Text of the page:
LinkedIn Locust Invasion: Not Really

LinkedIn Locust Invasion: Not Really

Phoenix Normand 12/11/2020 7
LinkedIn Locust Invasion: Not Really

Yep. I've joined the ranks of "LinkedIn sales locusts" who have invaded the platform and are hitting up any- and everyone with ears to hock our wares.

And I know, for a fact, that it's annoying AF because I, too, am being bombarded by the same locusts trying to sell me the very same products and services I'm selling. It's a shit show. I wholeheartedly agree. However, I wanted to share a couple of things I'm hoping will provide some perspective and make it less annoying and invasive and simply something to veer around.

I'm currently running 3 businesses, 4 if you include my latest "locust" venture. As a result, I spend an insane amount of time on the road between Los Angeles (where I live) and San Jose, California (where my warehouse is located). The 360-mile trip down the long, straight, mostly boring Highway 5. I bought my dream car on my 50th birthday last year, a used, 2005 Porsche Boxster because 1.) I'd always wanted that Porsche and could finally afford it, and 2.) It's the perfect driving car for long road trips for a bachelor.

Driving Highway 5 is always filled with anxieties, frustrations, and opportunities. Much like LinkedIn. I'll explain.

LinkedIn_Locust_Invasion.jpeg

Anxieties

The anxieties for leadfoot, Porsche drivers like me is that at some point I'm going to blow past an under- or overpass and not see that California Highway Patrol car, hidden inconspicuously, specifically targeting speed limit violators like me. Yes, I've already been popped in the Porsche. 87 mph in a 70 mph zone...but the ticket was for "speed exceeding 70 mph" vs. 87...which is borderline (license-suspending) "reckless driving." Yes, I wholeheartedly accept that I broke the speed limit. Yes, I know the consequences of my actions. Yes, I hated paying over $350 for that violation. And, YES, I know better. But therein lies the lesson and the motivation.

My agenda isn't to speed per se. It's to get from LA to San Jose or the reverse in as short a time as possible and safely, of course. My time is limited. And since COVID is still a thing in this country, I'm not hopping on anybody's plane any time soon, which is actually my preferred mode of travel. That 5+ hour trip I accomplish in about 4 hours, 30 minutes, routinely because of the choices I make. During that time I typically knock out 2-4 Portuguese lessons, a few business calls, and often drive for hours in silence just to noodle on different strategies for my businesses, decide on plans of action, or just listen to the sweet sound of the Porsche engine nestled right behind me. Trust me, I'm constantly scanning the road, slowing at certain underpasses I've deemed "boagie traps," and have literally recognized the color, car/SUV make and model of ALL CHP vehicles and can spot them far enough down the road to drop a couple of gears and get my speed back down within legal limits.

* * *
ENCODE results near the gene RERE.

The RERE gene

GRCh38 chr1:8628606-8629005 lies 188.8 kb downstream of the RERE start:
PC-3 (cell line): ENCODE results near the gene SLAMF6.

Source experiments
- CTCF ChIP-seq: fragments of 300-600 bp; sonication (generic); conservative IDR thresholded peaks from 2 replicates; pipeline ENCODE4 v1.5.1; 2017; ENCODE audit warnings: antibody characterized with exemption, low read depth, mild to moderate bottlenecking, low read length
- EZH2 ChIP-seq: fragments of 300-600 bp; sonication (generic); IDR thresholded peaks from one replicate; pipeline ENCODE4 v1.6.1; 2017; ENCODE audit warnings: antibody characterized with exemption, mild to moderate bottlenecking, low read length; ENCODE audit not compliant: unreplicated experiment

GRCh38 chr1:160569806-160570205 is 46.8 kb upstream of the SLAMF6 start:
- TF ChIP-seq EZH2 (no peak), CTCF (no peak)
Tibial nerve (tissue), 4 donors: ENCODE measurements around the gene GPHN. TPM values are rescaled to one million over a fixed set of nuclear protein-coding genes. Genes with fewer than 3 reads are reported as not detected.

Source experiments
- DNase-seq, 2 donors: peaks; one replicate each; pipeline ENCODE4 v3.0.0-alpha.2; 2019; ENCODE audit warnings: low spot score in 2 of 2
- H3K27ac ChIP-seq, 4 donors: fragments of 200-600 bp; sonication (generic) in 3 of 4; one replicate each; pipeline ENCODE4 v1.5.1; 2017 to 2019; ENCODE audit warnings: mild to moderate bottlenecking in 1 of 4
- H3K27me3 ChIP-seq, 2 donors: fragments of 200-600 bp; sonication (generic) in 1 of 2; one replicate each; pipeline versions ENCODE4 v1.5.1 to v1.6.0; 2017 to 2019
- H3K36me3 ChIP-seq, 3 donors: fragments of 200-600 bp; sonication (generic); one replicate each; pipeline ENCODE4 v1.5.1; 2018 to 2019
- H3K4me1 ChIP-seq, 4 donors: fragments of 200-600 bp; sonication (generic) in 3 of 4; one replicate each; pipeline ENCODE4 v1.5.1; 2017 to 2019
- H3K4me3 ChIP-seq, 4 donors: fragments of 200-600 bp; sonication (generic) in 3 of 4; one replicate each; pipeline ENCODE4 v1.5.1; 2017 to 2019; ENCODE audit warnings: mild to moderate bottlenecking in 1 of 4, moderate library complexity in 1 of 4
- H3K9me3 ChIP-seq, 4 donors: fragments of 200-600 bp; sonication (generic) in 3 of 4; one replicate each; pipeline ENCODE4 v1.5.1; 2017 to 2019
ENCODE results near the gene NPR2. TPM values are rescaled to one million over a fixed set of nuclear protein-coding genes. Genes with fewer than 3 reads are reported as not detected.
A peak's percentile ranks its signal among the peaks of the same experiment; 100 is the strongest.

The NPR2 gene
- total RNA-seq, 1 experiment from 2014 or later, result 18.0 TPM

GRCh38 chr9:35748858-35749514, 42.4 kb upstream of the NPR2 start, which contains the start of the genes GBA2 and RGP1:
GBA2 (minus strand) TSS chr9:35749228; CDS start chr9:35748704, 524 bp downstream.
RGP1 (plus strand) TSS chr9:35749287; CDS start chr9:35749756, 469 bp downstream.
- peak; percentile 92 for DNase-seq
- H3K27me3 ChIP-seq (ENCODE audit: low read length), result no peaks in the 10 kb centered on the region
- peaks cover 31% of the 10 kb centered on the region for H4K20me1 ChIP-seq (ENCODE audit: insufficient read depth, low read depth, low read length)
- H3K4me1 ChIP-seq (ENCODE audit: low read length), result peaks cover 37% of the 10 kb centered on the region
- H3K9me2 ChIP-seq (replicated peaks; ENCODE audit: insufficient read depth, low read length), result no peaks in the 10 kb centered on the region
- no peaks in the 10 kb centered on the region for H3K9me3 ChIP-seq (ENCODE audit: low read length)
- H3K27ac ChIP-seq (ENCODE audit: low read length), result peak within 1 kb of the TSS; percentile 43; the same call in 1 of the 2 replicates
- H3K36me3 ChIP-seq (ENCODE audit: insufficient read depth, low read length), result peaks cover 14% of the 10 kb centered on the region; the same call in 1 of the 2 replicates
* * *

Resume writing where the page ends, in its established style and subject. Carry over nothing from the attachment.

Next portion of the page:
Frustration

Clearly, I need to teach this. So here ya go. There are unwritten "road rules" when traveling on an interstate. The left lane is for vehicles traveling at a faster rate of speed. The right lane (on a two-lane highway traveling in one direction) is typically for 18-wheeler transport vehicles, mobile homes, drivers who set their cruise control at exactly the speed limit, etc. Often, clueless, slower drivers will stay in the left lane despite the fact that faster drivers are coming up behind them at a fast rate of speed. The courteous thing to do would be to move to the right momentarily, let the faster car pass, and move back to the left lane. The frustration comes when this doesn't happen. And the funny part about this is that it's really just ego. There were times when this used to really piss me off because it felt like the ultimate display of entitlement, typically exacted by Prius drivers, Tesla drivers, and generally clueless drivers of a certain age you would think would know better. But the irony is that it's more entitled to be frustrated by someone simply driving from Point A to Point B and likely not even aware of the rules.

Over the years I've simply gone around. No screaming at my windscreen. No middle finger out the window. No flashing my headlights. No tailgating. None of it. Simply seeing the car as an obstacle along my journey vs. some assh*le in my way has allowed my trips to be mostly emotionless and doesn't allow any of those encounters to stay in my head for longer than the few seconds it took to go around them.

I see this whole LinkedIn locust invasion the same way. Even when I am one of the locusts. Simply go around. Hit "ignore" or delete and keep it pushing. Just like the purpose of a highway is to get people from point-to-point where rules may or may not be understood and applied by everyone, LinkedIn is the same. LinkedIn, in its very name, is about linking people together through connections and networking. As much as it's become "business Facebook" of late, the very core of the platform is about bringing people together to DO BUSINESS. It's still a relatively new platform and is kinda the Wild West at the moment. But please don't become one of those drivers flashing your lights, honking, flashing bananas, and getting frustrated by people actually doing what this platform was designed to do. YES, we can be frustrating and annoying in our efforts and the "billion" random connections flooding our inboxes. But instead of taking it personally, simply "go around." It's not that deep.